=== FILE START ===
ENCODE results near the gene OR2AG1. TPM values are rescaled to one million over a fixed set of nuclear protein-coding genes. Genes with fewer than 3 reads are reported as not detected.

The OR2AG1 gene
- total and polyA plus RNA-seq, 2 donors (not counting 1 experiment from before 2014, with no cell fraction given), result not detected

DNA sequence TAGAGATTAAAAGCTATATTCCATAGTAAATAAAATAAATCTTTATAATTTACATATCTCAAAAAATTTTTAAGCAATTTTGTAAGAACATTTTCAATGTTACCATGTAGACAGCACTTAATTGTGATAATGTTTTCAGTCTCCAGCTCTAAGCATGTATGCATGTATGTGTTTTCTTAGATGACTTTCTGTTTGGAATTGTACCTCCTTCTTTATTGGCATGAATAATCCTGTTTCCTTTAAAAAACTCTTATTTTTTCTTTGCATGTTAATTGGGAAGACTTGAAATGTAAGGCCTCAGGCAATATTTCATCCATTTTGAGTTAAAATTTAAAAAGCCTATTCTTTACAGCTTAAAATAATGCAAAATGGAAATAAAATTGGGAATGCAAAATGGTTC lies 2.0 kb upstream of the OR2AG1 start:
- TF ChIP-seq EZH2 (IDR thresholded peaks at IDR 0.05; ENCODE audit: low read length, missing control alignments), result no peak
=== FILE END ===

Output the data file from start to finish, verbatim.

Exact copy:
ENCODE results near the gene OR2AG1. TPM values are rescaled to one million over a fixed set of nuclear protein-coding genes. Genes with fewer than 3 reads are reported as not detected.

The OR2AG1 gene
- total and polyA plus RNA-seq, 2 donors (not counting 1 experiment from before 2014, with no cell fraction given), result not detected

DNA sequence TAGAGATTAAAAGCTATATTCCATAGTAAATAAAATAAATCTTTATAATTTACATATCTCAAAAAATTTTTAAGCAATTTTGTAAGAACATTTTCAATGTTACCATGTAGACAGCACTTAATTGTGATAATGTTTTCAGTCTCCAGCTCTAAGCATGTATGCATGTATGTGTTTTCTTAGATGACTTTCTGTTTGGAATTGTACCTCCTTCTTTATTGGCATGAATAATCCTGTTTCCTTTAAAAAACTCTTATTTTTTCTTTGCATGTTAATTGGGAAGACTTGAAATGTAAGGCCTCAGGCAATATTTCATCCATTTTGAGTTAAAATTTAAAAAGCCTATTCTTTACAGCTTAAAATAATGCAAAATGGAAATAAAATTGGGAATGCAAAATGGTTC lies 2.0 kb upstream of the OR2AG1 start:
- TF ChIP-seq EZH2 (IDR thresholded peaks at IDR 0.05; ENCODE audit: low read length, missing control alignments), result no peak